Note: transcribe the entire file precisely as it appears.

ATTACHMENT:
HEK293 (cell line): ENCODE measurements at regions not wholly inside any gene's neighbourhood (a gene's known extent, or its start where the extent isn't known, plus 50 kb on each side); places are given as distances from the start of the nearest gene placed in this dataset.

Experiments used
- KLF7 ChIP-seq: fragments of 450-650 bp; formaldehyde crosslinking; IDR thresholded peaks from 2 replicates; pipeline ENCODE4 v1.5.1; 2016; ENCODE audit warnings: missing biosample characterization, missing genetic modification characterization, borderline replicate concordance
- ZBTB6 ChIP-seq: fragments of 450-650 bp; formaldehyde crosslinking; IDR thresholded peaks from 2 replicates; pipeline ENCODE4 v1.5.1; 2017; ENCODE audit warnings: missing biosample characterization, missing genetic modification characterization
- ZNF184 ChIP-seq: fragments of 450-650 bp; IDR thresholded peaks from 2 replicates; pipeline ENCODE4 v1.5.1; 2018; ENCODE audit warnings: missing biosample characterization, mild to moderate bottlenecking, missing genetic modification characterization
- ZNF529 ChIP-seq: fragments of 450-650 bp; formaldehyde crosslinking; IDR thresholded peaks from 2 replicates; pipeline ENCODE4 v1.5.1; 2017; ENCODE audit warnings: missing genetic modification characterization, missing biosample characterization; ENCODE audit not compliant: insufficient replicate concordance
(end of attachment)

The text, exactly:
HEK293 (cell line): ENCODE measurements at regions not wholly inside any gene's neighbourhood (a gene's known extent, or its start where the extent isn't known, plus 50 kb on each side); places are given as distances from the start of the nearest gene placed in this dataset.

Experiments used
- KLF7 ChIP-seq: fragments of 450-650 bp; formaldehyde crosslinking; IDR thresholded peaks from 2 replicates; pipeline ENCODE4 v1.5.1; 2016; ENCODE audit warnings: missing biosample characterization, missing genetic modification characterization, borderline replicate concordance
- ZBTB6 ChIP-seq: fragments of 450-650 bp; formaldehyde crosslinking; IDR thresholded peaks from 2 replicates; pipeline ENCODE4 v1.5.1; 2017; ENCODE audit warnings: missing biosample characterization, missing genetic modification characterization
- ZNF184 ChIP-seq: fragments of 450-650 bp; IDR thresholded peaks from 2 replicates; pipeline ENCODE4 v1.5.1; 2018; ENCODE audit warnings: missing biosample characterization, mild to moderate bottlenecking, missing genetic modification characterization
- ZNF529 ChIP-seq: fragments of 450-650 bp; formaldehyde crosslinking; IDR thresholded peaks from 2 replicates; pipeline ENCODE4 v1.5.1; 2017; ENCODE audit warnings: missing genetic modification characterization, missing biosample characterization; ENCODE audit not compliant: insufficient replicate concordance